Khumalo v Sidc Ltd [1990] SZIC 6 (15 March 1990)



CASE NO. 88/89

In the matter between:



S.I.D.C. LIMITED Respondent

C O R A M J.A.


MR MOTSA For Applicant

MRS HLANDZE For Respondent



(Delivered 15th March, 1990)


In this case the Applicant is claiming a sum of E3600/= as 6 months compensation from the Respondent on the ground that her services had been unfairly terminated.

Mrs Hlandze representing the Respondent raised the following preliminary objection and required Court to hear and determine this before going into the merits of the Case –

that the Commissioner of Labour did not act justly as required under Sec.5O(3) of the Industrial Relations Act when he Arbitrarily extended the period of time during which a dispute may be so reported.

Mr. R. Bhembe, Commissioner of Labour in his evidence stated that he directed the applicant and Mr Potter, the General Manager, to be present at an Inquiry. The applicant was present but no one turned up on behalf of the Respondent. Nonetheless he enquired into the matter and recommended to the Minister, the extension of time as required under Sec.5O(3) aforesaid. With the Minister's written approval the period of time was extended and the said Certificate was issued.

I accept the evidence of the Labour Commissioner and hold that he acted justly when he recommended to the Minister the extension of time as required under Sec. 50(3) and therefore overrule the preliminary objection.

I now turn to the facts in this case.

The Applicant was employed by the Respondent as an Accounts Clerk on 1/10/87 and was placed on probation for a period of 3 months (Ex.'A'). Since the Respondent was not satisfied with her work performance, the period of probation was further extended for another 3 months ending on 31/3/88 (Ex.'B')- However by letter dated 6/4/88 (Ex.'D') the Respondent terminated the services of the applicant on the ground that her work perfor­mance was still unsatisfactory.

I quote below Sec. 32 which deals with the probationary period -Section 32

  1. During any period of probationary employment as stipulated either in the form to be given to an employee under section 22, or in a collective agreement governing his terms and conditions of employment, either party may terminate the contract of employ­ment between them without notice.

  2. No probationary period shall, except in the case of employees engaged on supervisory, technical or confidential work, extend beyond three months.

  3. In the case of employees engaged on supervisory technical or confidential work, the probation period shall be fixed, in writing, between the employer and the employee at the time of engagement.

Mr Motsa appearing for the Applicant argued that since the Applicant performed work of a non confidential nature, her probationary period should not have been extended beyond 3 months. Her 6 months period, therefore was contrary to law. He also argued that at the end of the 3rd month ending on 31/12/87, the Applicant should have either been made permanent or if her work was unsatisfactory her probationary period should have been terminated. Since her probation was not terminated, he said that she automatically becomes


permanent. In the circumstances her employment could only have been termi­nated under Sec.36(A) of the Employment Act after a written warning. As this had not been done, her termination was unfair.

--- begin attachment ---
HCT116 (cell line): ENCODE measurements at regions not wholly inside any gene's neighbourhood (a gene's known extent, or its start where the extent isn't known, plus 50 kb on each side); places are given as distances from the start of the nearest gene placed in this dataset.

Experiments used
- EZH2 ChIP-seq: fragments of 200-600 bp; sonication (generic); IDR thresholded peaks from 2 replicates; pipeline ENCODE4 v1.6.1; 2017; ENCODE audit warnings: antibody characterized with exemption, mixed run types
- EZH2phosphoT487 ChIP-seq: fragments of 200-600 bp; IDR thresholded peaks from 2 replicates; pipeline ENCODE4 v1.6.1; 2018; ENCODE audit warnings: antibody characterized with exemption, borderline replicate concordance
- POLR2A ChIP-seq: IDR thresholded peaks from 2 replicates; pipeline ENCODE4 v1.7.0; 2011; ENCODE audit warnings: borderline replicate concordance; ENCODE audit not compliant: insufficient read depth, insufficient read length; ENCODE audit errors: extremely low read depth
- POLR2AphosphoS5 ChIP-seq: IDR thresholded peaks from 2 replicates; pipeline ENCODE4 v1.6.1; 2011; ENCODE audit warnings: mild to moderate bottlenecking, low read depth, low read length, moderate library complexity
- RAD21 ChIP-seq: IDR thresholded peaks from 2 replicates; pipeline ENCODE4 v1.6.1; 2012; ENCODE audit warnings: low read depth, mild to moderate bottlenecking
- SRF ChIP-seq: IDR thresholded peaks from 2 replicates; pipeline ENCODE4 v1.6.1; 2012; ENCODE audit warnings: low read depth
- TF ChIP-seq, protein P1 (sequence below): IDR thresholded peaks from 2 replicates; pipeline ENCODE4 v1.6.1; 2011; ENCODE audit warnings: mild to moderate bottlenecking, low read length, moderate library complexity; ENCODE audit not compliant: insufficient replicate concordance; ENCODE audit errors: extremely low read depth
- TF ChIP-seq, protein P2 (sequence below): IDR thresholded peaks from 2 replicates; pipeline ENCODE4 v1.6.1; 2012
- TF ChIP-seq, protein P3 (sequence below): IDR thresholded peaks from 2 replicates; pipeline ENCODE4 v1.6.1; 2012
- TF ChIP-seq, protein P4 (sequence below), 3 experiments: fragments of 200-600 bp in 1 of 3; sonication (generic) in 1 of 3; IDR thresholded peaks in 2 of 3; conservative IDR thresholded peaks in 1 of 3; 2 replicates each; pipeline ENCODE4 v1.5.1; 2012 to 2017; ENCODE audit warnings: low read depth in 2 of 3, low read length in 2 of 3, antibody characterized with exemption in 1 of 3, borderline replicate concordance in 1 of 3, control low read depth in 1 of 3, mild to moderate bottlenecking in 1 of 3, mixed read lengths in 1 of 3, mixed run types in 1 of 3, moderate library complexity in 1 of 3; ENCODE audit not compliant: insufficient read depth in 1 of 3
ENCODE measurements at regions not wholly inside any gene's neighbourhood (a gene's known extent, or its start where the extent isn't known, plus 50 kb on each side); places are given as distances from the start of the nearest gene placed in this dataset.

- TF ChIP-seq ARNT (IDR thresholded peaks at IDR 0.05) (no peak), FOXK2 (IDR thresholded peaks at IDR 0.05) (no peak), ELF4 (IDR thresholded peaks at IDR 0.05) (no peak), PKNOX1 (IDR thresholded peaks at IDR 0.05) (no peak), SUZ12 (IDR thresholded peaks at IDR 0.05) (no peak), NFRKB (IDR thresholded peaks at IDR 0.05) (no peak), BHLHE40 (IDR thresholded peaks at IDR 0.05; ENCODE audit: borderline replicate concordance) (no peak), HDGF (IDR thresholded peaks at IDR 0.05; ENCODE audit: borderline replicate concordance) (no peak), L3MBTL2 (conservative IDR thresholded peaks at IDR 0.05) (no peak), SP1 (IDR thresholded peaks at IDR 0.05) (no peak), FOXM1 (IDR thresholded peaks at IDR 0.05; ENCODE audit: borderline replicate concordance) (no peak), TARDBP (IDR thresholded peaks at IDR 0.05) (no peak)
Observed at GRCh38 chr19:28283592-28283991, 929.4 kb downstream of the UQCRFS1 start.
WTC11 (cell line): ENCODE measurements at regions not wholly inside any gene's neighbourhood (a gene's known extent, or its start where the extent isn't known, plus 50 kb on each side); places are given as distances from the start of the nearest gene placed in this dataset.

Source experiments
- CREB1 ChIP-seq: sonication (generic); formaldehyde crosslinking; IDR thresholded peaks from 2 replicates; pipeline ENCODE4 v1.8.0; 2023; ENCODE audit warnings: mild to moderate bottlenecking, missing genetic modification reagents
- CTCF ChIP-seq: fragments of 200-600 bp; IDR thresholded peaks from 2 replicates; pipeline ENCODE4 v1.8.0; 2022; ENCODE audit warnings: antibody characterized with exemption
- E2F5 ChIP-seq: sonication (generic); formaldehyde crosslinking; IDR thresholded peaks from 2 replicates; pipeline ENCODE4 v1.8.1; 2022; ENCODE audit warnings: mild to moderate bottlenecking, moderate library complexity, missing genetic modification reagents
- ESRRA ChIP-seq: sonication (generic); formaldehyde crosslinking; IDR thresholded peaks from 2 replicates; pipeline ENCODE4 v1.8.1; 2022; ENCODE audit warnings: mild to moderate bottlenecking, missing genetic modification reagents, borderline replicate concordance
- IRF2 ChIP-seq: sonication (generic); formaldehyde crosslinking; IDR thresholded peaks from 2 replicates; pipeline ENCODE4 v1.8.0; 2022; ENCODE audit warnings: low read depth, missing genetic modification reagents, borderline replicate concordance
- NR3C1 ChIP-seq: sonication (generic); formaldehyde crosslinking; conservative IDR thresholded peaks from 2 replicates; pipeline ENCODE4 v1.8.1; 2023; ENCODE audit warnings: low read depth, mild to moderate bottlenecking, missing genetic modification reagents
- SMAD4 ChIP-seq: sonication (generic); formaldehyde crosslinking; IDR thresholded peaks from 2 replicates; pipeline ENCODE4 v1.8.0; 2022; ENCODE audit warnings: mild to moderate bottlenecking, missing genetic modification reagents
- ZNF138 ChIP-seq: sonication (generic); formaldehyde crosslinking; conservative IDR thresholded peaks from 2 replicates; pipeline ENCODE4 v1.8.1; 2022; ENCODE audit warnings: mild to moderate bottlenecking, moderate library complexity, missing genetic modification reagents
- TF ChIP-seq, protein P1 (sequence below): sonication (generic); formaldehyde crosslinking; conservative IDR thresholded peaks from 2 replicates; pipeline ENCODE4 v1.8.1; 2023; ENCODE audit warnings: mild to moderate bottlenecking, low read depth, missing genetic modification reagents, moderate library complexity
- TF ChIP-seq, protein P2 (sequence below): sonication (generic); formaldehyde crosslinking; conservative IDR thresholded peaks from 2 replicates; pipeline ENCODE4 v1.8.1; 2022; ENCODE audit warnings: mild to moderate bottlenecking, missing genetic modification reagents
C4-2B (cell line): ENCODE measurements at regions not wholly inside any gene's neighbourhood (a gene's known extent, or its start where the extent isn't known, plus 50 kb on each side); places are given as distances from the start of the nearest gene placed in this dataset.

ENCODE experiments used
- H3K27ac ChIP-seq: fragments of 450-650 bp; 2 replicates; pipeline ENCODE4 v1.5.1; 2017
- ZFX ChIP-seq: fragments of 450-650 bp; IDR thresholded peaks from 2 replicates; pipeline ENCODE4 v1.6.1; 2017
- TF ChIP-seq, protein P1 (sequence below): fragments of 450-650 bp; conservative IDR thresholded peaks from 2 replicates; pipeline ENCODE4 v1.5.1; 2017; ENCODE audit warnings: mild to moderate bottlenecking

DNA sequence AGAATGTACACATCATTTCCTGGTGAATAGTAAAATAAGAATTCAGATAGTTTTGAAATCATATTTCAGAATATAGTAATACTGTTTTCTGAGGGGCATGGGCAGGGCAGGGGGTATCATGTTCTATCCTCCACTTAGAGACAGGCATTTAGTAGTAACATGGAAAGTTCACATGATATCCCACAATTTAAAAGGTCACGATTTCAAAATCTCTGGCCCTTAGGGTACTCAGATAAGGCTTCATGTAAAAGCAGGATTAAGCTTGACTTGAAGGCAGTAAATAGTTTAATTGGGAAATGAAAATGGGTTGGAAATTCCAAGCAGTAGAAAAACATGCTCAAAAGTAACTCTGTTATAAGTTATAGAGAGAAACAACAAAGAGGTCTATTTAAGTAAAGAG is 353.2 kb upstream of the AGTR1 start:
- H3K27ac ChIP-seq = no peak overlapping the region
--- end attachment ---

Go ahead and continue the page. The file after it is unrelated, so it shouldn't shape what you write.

Mrs Hlandze on the other hand maintained that since the applicant performed work of a confidential nature the Respondent acted under Sec.32(3) by extending her probationary period for 3 months. In suport of this she called one Miss Howe, a Supervisor who stated that the applicant handled work of a Confidential Nature. Mrs Hlandze also referred Court to Clause L of Applicant's letter of Appointment dated 1st September 1987 (Ex.' A') which clearly spelled out the nature of work the applicant had to carry out.

Therefore taking into consideration the evidence of Mrs Howe and the Clause L of Ex.' A', the fact remains that the applicant did perform work of a confidential nature.

As such the relevant law that should have been applied would be the one under Sec. 32(3) and according to it, the period of probation should have been fixed at the time of her engagement. Her letter of appointment in Clause C clearly stipulates that her probationary period was 3 months. Therefore the subsequent extension of her probationary period, in my view would be contrary to law. In the circumstances since her probationary period was not terminated at the end of the 3rd month ending on 31/12/87 she automatically became permanent and therefore the law that would then apply to her would be under Sec. 36(a) of the Employment Act.

The question is whether the applicant was given any written warning as contemplated under the aforesaid section. Miss Howe stated that no such warning was ever given to applicant, though she was warned verbally. This does not comply with the requirements of Sec. 36(a). In the circumstances I hold that her termination had been unfair.


I will now deal with the question of Compensation. The applicant had been unemployed for only one month. She was also paid by the Respondent, 3 months salary in lieu of Notice at the time of her termination. Therefore taking them into consideration, I am of the view that one month's salary as compensation would be just and equitable under the circumstances.

Consequently I order the Respondent to pay applicant a sum of E600/= as compensation.

This decision is entered as an Award of this Court. My Assessors agree with my decision.



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